Windows Threshold Technical Preview: It's all about feedback, feedback, feedback

Windows Threshold is getting really darn close to being ready for its public release. With the 30th of September quickly approaching, Microsoft is starting to put the final pieces together to create a release of the build that is ready for public consumption. 

The preview of Threshold is going to be all about feedback. Microsoft wants to collect all sorts of input from the users as to what they like, what they don't like, which features should be changed, added or removed, and anything and everything in between. 

Mary Jo Foley was the first to grab this bit of news and since we had heard the same thing and could add a bit more, we figured we would add some color to the reasoning why they want feedback and what to expect. The short answer to why they are focusing so heavily on user feedback is not just about polishing the experience for user - it's also because the enterprise hates Windows 8.

It's not a big surprise and this is why Threshold will have tons of feedback surveys to make sure that they avoid this issue with the next iteration of Windows. So what will these surveys look like? Well, they appear in large windows and cover a wide range of topics but for this example, we will use searching as a feedback item.

At the top of the survey, it says "Please share your feedback with Microsoft about Searching". Anything related to your search experience can be entered here, whether related to the Start Menu, Cortana or a bunch of other items. The next question asks if you were successful in "Searching" and provides you with Yes, No, or Not Sure. 

You then move down the page to another area where you are asked about the following parameters: 'Ease of Use', 'Valuable to me', 'Enjoyable', 'Is it Fast?' and a couple more general questions as well. You rate these items on a scale of 1 to 5 and then send them off to Microsoft.

Microsoft will be using the telemetry data gathered over the beta cycles of Threshold to help shape the features to exactly what the user needs and more importantly, expects.

The rapid updates that we talked about in a previous post could be part of this as Microsoft very well could send different features to some users to test out. We're still trying to clarify this, but it is also possible that, depending on your feedback, different features may be made available to you to test out. Or, this could dictate which surveys you take too.

Microsoft has made a real effort lately to listen to consumer feedback and has been opening up avenues to discuss new features for some time. So it only makes sense that Windows, a core product for the company, would go down this path too. Even when they announced the return of the Start menu, Terry Myerson said it was based on feedback from users.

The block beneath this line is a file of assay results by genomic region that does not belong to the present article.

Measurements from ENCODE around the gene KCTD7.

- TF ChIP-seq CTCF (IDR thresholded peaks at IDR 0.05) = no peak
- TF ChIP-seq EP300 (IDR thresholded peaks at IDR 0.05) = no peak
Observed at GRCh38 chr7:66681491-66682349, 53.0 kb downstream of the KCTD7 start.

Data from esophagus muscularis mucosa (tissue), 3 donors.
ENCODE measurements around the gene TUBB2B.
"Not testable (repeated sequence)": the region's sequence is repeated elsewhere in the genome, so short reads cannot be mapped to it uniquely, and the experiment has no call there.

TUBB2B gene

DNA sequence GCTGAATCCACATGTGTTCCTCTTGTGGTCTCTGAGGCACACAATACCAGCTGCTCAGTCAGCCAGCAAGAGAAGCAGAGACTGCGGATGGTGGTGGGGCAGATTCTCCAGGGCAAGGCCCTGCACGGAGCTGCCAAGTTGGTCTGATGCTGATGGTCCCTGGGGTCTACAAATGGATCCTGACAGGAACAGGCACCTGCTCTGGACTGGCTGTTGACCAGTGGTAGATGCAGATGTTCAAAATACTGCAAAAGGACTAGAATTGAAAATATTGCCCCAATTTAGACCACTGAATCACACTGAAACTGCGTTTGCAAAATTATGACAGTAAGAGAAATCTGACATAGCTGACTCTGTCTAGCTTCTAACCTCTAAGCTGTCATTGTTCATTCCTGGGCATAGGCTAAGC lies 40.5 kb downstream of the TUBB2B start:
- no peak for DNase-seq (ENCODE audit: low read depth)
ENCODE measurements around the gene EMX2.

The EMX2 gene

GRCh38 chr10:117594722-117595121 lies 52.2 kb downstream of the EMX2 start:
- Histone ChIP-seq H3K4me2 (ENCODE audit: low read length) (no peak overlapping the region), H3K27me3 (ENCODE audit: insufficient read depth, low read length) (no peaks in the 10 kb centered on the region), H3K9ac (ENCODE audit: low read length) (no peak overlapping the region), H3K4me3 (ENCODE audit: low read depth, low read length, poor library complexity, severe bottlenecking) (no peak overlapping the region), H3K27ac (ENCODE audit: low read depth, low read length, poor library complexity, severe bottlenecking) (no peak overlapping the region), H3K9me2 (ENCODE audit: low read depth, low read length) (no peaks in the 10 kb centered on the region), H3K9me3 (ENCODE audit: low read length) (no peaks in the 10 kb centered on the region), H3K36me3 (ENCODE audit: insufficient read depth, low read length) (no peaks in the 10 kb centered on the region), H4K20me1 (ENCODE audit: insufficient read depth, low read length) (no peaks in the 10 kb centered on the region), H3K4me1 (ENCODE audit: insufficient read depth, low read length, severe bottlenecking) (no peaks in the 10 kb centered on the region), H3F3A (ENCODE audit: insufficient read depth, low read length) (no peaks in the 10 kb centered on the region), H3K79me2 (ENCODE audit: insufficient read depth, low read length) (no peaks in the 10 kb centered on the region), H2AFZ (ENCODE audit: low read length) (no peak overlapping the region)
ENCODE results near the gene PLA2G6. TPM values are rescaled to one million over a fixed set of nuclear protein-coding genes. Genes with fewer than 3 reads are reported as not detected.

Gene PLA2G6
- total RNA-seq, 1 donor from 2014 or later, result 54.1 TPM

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The bigger issue (with 8 and later) is that while hardware changes (going back to 7) accelerated (due to decreasing costs for things like touch-screen displays), software support for those changes (in the Windows space) largely wasn't there. It's not that touch-screen displays didn't exist when Windows 7 launched - most of you here at Neowin know better than to make THAT assumption. In fact, how many of you upgraded your OS (from 7 to 8 or later) and found NEW features you didn't even know you had that said upgrade uncovered?

The other side of that, of course, is that how do you learn about a feature you aren't exposed to? The answer to that is quite obvious - you don't. Throw in a pressure to spend less (which ALWAYS exists in enterprises - there is never a pressure to spend MORE in terms of user training in any enterprise environment, even a government environment) and you get resistance to an even greater degree. It's why I brought up a dichotomy between Windows hardware and the OS side - the dichotomy is decidedly there, and because of a deliberate attempt to calcify the software side of Windows, will likely only grow.

Seeing as they're wanting Feedback! How about they start a general Windows uservoice site, and put a link in the OS or something.

Certainly it was not the lack of feedback that made Windows 8 such a disaster. It was Microsofts attitude to completely ignore it but pretending that every decision has been made on feedback or telemetry data. Blatantly lies it is obvious now.
If Mircosoft would change his attitude, I would appreciate it. But looking at Windows Phone I don´t believe this will happen. Still there is no upgrade path from Windows Mobile and Windows Phone 7.x to get data like text messages to a current Windows Phone 8.1 device. The app that pretends to achieve this are a joke as they dont transfer text messages compeltely and if, only text messages received are getting transferred.